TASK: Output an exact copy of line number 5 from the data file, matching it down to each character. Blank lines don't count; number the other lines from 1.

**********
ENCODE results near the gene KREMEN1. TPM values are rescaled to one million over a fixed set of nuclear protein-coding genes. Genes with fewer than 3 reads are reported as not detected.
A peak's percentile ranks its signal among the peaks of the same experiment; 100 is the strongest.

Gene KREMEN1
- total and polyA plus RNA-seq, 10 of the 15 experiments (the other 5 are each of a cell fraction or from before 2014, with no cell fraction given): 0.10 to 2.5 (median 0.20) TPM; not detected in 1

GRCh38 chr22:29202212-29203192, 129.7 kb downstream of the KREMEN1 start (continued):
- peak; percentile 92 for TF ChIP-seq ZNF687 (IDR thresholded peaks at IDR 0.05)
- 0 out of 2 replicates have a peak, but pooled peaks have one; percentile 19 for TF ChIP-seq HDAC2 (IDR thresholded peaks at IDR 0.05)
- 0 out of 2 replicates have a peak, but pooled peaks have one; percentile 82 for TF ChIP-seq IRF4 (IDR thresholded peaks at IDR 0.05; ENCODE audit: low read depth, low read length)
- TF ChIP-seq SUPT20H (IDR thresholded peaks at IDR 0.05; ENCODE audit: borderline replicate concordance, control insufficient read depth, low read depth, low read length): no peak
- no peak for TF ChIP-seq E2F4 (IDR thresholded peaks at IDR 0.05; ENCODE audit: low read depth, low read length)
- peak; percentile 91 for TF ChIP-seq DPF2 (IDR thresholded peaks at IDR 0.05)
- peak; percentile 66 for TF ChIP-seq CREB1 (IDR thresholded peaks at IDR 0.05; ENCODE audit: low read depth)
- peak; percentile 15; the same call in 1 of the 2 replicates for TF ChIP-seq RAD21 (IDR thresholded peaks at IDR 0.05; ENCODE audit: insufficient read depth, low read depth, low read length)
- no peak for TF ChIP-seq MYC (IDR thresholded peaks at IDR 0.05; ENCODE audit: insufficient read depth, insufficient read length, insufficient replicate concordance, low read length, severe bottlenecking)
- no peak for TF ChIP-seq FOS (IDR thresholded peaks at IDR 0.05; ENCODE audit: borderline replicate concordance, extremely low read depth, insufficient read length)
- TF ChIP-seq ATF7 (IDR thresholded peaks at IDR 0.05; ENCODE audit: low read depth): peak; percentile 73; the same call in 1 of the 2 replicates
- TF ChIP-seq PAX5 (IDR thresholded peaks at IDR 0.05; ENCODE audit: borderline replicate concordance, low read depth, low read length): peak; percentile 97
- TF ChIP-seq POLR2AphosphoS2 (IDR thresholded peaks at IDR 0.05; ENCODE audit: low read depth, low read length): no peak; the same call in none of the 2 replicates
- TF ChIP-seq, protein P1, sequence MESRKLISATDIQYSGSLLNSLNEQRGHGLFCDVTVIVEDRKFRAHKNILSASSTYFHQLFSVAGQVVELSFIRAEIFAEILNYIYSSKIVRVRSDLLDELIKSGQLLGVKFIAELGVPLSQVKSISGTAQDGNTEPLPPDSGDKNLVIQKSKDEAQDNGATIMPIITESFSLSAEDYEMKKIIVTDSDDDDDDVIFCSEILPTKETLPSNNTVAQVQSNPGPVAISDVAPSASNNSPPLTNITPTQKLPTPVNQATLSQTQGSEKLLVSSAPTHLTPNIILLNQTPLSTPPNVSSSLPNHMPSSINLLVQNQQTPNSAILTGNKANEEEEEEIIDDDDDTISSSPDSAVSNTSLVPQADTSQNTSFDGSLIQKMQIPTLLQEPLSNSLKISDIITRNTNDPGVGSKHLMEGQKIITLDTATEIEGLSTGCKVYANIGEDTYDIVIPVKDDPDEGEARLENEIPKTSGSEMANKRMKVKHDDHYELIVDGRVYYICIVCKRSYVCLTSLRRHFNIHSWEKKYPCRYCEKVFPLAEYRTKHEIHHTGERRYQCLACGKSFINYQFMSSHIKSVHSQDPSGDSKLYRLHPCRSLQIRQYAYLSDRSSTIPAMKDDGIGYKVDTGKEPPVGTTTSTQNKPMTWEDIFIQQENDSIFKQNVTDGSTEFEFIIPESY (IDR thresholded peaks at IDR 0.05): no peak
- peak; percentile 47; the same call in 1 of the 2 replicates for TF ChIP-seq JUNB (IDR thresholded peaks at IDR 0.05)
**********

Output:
GRCh38 chr22:29202212-29203192, 129.7 kb downstream of the KREMEN1 start (continued):